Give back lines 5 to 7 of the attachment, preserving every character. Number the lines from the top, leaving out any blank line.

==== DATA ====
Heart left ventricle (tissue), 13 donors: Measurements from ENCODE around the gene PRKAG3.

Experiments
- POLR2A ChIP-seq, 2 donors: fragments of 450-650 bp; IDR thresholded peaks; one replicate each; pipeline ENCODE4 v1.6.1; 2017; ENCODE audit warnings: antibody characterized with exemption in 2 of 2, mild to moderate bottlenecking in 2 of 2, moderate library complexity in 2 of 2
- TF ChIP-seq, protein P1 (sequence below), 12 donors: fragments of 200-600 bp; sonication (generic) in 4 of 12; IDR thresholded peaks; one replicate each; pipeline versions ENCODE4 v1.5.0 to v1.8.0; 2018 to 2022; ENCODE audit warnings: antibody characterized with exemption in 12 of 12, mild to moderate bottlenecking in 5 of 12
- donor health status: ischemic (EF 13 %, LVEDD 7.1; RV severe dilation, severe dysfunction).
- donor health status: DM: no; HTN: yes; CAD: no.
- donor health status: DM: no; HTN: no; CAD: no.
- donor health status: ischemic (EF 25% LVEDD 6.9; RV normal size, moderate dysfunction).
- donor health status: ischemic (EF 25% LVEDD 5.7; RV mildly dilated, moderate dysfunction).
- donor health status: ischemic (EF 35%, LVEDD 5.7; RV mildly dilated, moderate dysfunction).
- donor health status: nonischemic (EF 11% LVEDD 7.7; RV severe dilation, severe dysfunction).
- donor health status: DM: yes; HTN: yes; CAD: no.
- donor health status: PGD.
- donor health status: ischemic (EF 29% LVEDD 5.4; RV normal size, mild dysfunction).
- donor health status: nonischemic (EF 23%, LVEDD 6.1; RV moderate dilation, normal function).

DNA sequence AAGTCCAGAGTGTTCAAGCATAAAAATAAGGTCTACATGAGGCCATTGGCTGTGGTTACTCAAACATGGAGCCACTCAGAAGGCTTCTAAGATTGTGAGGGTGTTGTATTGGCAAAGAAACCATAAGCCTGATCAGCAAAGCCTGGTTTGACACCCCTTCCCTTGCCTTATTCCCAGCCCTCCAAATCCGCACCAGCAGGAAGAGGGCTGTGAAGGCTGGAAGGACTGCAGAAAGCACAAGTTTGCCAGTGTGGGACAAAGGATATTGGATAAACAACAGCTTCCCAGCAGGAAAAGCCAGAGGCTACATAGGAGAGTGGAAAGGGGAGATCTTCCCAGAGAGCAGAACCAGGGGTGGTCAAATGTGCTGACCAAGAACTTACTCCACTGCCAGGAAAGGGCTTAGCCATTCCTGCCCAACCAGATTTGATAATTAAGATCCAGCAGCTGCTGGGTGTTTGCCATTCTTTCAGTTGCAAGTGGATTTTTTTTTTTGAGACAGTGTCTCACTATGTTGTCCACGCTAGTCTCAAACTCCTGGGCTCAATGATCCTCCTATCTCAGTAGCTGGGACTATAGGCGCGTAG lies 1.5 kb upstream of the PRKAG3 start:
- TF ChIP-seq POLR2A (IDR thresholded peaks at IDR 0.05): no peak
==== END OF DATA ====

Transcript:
- donor health status: ischemic (EF 13 %, LVEDD 7.1; RV severe dilation, severe dysfunction).
- donor health status: DM: no; HTN: yes; CAD: no.
- donor health status: DM: no; HTN: no; CAD: no.